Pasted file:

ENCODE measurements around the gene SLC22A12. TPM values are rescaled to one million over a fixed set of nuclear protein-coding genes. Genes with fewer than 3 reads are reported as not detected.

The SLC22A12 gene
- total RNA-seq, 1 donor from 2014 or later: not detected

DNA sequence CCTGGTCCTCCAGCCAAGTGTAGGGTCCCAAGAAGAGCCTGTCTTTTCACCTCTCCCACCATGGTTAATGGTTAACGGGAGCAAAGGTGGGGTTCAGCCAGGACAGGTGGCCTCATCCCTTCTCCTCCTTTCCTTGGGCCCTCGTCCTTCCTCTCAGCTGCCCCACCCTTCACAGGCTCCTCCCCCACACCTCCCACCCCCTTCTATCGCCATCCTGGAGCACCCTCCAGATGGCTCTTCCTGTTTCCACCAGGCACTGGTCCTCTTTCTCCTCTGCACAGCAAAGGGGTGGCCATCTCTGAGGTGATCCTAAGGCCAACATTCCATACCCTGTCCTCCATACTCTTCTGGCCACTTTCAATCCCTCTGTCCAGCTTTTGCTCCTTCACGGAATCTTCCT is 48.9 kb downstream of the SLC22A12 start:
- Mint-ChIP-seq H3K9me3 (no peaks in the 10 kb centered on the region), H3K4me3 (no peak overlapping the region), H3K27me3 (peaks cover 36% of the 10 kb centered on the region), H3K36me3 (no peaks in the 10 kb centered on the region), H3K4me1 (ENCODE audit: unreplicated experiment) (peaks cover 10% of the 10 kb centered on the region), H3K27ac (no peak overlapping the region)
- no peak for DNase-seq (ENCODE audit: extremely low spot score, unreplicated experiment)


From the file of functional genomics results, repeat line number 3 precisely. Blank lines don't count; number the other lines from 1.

- total RNA-seq, 1 donor from 2014 or later: not detected